More than 50 odd years ago, I was privileged to meet a Black man who at the first meeting demonstrated by words and action that he was a very special person. Over the years we had many conversations about all the factors that involved the well- being of the community and particularly the Black community. We never had a confrontational conversation and that is extremely rare for me, because as most of you know I can be opinionated. It is apparent to most readers that I am writing about Robert R. Lavelle.
He was a rarity—Christian and a successful businessman, first a multi-list Realtor, civil rights warrior, devoted and loving husband, father, grandfather and someone who truly loved his neighbors. You did not have live where he lived to be in that category.
There were many meetings during the Civil Rights Movement and tempers sometimes flared, but Bob was always a voice of reason.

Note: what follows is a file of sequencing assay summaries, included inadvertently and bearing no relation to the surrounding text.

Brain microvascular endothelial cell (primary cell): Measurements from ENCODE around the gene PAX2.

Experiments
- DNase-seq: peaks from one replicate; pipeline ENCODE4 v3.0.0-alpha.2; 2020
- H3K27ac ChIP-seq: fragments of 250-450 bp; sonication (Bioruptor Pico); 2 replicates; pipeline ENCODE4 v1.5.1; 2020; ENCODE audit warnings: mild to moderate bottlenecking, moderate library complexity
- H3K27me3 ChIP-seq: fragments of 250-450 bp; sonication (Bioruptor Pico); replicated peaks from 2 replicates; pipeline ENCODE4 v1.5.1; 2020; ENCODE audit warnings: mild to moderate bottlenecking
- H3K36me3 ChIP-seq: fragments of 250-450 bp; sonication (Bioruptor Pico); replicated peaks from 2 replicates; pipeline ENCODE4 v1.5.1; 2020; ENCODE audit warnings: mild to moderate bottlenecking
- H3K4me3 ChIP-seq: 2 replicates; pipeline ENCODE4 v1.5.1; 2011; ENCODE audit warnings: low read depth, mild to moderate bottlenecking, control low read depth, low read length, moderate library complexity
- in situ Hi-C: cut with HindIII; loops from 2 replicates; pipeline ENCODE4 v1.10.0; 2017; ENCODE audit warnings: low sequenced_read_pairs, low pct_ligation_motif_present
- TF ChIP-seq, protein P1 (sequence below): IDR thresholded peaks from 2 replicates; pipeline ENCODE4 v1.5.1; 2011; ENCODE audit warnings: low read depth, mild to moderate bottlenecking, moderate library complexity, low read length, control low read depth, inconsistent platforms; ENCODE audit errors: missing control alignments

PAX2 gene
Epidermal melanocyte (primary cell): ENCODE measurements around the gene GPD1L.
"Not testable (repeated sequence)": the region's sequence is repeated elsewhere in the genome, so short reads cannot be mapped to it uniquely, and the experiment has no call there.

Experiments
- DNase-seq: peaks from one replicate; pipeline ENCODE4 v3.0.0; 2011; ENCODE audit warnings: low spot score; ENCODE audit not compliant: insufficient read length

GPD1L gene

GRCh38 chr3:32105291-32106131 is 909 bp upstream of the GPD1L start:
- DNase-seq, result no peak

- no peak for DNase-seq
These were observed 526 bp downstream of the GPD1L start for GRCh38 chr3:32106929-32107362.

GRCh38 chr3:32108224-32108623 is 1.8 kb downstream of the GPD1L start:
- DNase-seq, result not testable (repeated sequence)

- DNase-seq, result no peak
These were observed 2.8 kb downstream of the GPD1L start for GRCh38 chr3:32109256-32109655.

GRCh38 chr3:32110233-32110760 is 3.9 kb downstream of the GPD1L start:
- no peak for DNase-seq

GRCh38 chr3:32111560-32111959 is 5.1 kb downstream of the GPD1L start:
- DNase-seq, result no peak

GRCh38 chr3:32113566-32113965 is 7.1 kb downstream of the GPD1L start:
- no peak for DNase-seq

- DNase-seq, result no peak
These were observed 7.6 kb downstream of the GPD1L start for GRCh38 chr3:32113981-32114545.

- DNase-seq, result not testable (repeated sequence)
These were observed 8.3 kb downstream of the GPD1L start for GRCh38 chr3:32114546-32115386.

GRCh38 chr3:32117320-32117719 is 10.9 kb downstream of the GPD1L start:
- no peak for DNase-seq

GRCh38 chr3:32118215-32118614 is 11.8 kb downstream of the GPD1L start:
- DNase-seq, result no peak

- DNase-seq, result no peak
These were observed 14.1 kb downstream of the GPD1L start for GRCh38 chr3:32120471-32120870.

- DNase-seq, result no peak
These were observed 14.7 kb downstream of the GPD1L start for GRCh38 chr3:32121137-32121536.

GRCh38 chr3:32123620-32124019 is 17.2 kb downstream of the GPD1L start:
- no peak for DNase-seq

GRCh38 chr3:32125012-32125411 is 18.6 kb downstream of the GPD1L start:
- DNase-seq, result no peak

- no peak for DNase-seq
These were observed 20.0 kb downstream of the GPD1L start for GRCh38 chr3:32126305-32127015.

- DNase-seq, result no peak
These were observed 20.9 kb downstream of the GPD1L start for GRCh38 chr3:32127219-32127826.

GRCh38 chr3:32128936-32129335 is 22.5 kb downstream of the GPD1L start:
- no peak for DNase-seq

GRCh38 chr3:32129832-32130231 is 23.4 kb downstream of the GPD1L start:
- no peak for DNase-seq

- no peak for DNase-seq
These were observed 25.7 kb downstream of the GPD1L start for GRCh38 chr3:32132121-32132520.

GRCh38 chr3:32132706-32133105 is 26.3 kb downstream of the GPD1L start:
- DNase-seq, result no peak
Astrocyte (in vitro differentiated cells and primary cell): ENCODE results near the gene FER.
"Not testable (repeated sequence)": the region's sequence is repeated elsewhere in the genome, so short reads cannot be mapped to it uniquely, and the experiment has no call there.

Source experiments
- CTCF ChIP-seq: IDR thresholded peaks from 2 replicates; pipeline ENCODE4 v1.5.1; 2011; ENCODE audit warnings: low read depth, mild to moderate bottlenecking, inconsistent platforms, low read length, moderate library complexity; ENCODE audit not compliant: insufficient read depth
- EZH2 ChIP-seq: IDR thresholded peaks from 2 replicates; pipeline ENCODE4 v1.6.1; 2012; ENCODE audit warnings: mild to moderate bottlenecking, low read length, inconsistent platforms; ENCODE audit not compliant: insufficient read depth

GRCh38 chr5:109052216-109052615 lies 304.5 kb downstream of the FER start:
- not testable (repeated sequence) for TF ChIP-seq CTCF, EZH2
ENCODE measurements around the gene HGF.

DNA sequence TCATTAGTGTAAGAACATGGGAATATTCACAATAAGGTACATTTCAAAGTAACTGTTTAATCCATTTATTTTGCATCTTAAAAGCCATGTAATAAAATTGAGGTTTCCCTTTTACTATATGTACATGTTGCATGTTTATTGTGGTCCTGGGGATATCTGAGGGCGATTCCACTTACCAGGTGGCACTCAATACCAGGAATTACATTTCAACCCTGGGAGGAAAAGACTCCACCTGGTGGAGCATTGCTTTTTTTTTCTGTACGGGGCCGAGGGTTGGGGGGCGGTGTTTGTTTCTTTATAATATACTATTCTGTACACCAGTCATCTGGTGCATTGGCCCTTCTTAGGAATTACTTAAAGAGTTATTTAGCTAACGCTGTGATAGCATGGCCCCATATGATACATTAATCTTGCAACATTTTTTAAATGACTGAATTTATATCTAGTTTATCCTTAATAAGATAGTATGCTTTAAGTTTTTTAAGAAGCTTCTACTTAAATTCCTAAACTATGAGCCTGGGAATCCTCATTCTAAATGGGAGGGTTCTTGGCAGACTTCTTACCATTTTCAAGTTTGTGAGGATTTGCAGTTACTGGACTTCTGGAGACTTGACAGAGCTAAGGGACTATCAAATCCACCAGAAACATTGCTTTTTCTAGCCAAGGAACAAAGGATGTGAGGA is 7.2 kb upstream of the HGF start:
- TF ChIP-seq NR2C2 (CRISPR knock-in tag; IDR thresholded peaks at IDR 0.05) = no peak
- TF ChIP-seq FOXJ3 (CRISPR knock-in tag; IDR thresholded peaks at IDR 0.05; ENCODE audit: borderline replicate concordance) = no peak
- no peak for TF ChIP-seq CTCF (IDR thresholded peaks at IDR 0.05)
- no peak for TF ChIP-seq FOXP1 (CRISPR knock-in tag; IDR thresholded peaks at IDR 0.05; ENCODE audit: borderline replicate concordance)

Dwelling House was the place that was responsible for an untold number of people to be privileged to share in the American Dream of becoming a homeowner. I was one of hundreds who, when going to the major banks for a mortgage, they said no. It had nothing to do with credit or lack of a down payment, thousands upon thousands of Blacks across this nation remember those days. But thank God Allegheny County had Dwelling House and Bob Lavelle.
It is written that man was born to die, but death comes in two categories—the first is to die and no one even remembers you. The second is that there are those like Robert R. Lavelle who will always be remembered as a loving, caring Christian man, and truly one of Christ’s disciple. The definition of a disciple in the dictionary is totally wrong, look in your Bible and see how its defined.
It really was not necessary to write a column about Bob, I could have simply written he was a good man, a mighty good man.
(Louis Hop Kendrick is a weekly contributor to the Forum page.)